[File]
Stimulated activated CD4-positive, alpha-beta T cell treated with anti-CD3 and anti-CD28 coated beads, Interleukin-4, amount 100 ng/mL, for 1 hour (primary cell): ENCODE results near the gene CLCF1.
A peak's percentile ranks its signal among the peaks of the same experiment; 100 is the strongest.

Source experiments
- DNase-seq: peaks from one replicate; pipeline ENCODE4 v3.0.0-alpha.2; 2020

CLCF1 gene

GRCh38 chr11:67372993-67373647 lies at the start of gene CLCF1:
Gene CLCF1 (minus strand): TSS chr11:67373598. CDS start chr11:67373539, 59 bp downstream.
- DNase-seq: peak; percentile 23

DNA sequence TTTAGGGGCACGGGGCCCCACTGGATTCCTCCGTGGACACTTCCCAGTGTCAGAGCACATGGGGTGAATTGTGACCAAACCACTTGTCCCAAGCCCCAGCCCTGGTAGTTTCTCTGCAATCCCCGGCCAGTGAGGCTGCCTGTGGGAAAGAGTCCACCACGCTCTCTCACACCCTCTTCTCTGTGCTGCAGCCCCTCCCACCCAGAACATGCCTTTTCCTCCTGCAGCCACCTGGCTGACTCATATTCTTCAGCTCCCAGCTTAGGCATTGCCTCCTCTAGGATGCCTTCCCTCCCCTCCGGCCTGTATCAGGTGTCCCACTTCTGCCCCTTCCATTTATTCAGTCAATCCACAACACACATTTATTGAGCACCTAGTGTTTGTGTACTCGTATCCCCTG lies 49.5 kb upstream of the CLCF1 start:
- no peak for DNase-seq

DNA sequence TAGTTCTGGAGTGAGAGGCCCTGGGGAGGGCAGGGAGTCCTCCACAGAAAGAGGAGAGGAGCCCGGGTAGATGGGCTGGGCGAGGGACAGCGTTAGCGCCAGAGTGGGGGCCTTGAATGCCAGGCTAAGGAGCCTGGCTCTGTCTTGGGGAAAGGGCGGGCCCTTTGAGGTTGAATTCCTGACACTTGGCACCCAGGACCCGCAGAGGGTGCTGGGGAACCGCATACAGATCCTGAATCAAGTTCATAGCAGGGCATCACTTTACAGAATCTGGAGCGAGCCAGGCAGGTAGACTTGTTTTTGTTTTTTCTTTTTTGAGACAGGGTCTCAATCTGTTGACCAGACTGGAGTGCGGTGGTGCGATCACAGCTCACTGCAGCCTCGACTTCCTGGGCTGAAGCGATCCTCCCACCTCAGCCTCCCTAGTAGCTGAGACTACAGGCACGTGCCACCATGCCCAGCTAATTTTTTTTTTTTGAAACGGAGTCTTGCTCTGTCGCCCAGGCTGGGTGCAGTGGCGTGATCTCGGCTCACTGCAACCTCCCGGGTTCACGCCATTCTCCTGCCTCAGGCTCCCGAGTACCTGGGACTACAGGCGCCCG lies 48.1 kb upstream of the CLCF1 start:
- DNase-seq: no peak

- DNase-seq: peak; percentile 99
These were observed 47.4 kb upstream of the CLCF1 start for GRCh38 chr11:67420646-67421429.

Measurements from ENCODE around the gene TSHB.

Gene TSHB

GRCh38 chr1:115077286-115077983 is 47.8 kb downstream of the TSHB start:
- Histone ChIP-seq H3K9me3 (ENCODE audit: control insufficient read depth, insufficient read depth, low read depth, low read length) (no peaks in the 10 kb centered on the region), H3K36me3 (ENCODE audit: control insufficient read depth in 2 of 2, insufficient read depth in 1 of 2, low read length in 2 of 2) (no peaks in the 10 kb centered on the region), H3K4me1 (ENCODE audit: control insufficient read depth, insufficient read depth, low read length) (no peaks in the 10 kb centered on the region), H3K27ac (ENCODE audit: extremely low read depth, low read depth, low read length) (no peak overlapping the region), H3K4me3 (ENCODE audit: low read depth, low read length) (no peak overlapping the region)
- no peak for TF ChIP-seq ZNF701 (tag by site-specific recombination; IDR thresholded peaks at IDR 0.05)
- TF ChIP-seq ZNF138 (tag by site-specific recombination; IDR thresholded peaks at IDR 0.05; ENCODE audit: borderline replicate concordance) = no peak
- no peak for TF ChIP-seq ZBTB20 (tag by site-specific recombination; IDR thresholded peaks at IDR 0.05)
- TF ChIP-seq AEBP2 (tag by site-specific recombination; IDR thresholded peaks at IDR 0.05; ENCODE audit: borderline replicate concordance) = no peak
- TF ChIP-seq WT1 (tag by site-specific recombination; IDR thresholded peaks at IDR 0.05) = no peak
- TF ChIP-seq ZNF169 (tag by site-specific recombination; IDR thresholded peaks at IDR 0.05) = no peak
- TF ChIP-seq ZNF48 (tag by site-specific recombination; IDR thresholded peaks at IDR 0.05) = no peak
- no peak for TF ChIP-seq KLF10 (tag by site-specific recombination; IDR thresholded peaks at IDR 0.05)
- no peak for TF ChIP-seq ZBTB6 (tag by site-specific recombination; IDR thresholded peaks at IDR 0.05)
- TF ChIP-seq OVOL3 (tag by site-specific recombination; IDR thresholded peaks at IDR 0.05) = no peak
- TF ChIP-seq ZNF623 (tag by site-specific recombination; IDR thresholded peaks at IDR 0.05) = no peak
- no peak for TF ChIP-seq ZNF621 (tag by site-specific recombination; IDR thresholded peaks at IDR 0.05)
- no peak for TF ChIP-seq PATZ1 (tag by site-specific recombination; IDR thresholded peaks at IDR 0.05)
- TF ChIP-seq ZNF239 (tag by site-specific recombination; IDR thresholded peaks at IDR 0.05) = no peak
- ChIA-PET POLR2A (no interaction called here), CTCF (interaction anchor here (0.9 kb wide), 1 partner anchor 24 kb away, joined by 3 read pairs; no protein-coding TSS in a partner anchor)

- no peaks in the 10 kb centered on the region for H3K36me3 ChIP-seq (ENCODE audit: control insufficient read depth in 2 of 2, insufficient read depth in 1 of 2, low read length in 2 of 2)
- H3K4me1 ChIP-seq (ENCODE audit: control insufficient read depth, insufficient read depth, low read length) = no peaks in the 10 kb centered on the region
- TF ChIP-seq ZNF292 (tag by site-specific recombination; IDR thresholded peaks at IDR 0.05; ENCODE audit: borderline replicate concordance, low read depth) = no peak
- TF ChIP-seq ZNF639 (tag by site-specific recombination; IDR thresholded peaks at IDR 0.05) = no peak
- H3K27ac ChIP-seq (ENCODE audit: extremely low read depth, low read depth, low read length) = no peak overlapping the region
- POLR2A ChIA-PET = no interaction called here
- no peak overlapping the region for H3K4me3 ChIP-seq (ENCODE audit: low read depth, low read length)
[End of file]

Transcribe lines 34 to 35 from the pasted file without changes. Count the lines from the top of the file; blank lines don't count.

- no peaks in the 10 kb centered on the region for H3K36me3 ChIP-seq (ENCODE audit: control insufficient read depth in 2 of 2, insufficient read depth in 1 of 2, low read length in 2 of 2)
- H3K4me1 ChIP-seq (ENCODE audit: control insufficient read depth, insufficient read depth, low read length) = no peaks in the 10 kb centered on the region